Thursday, August 28, 2014

How CNN’s Coverage of the Ferguson Protests Became About CNN

When Mike Brown was killed by Ferguson, Missouri police officer Darren Wilson, no one could have predicted the social upheaval that was to follow. Police shootings have become a weekly occurrence in America that rarely stay in the public eye or the national news cycle for more than a day or two. But when Ferguson exploded, and it became apparent that the community would not be mollified by the standard response from elected officials, it quickly turned into a big story that left the mainstream media scrambling to provide coverage.

During the first days of protest, the images and video coming out of Ferguson came from independent media, photographers, videographers, and live stream operators in the St. Louis area via social media sites. People like St. Louis Alderman Antonio French became a trusted “on the ground” media source as the events in Ferguson unfolded and showed the world that news coverage was no longer the province of corporate media juggernauts.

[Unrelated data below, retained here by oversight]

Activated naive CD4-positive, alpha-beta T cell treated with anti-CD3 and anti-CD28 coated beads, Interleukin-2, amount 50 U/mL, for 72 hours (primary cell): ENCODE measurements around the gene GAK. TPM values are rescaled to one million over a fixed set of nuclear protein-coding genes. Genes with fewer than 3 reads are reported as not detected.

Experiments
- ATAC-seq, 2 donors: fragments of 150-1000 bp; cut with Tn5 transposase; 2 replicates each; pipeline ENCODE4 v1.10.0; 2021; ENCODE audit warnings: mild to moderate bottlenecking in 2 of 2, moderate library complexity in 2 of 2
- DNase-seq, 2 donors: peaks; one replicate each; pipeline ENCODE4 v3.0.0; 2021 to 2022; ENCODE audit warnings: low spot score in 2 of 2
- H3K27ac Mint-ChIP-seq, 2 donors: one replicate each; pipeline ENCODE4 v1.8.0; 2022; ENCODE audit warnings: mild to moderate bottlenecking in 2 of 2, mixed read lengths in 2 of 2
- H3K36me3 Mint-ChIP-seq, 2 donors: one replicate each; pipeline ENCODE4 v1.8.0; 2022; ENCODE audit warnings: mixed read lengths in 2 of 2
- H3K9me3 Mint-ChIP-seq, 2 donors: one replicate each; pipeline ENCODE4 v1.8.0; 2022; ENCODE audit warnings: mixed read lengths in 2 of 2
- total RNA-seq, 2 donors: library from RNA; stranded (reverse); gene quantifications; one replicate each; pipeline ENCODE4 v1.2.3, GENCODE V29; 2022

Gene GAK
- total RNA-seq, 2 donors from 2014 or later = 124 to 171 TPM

As “rioting” and “looting” became the story, and video and images spread throughout the internet, news outlets started pouring into Ferguson. Overnight, dozens of news outlets appeared in Ferguson with their large cameras and production vans and created a large “media area” to establish their presence and declare to the residents of Ferguson that the media had arrived.

CNN went one step further than other corporate media outlets by sending Don Lemon, their most popular and most well-known African American news anchor. And while this might have made sense from a production standpoint, it really began the downward spiral of the changing narrative in Ferguson.

No longer was the story about an unarmed black teenager killed by a white police officer…it became about Don Lemon’s experience there as a black man in a racially charged environment. The residents in Ferguson had been dealing with racism and police harassment for decades, but once Don Lemon was pushed by a police officer and heard racial slurs being uttered by members of the National Guard, his incredulity at it happening to him became the centerpiece of the CNN coverage for days to follow.

More:  http://www.popularresistance.org/how-cnns-coverage-of-the-ferguson-protests-became-about-cnn/

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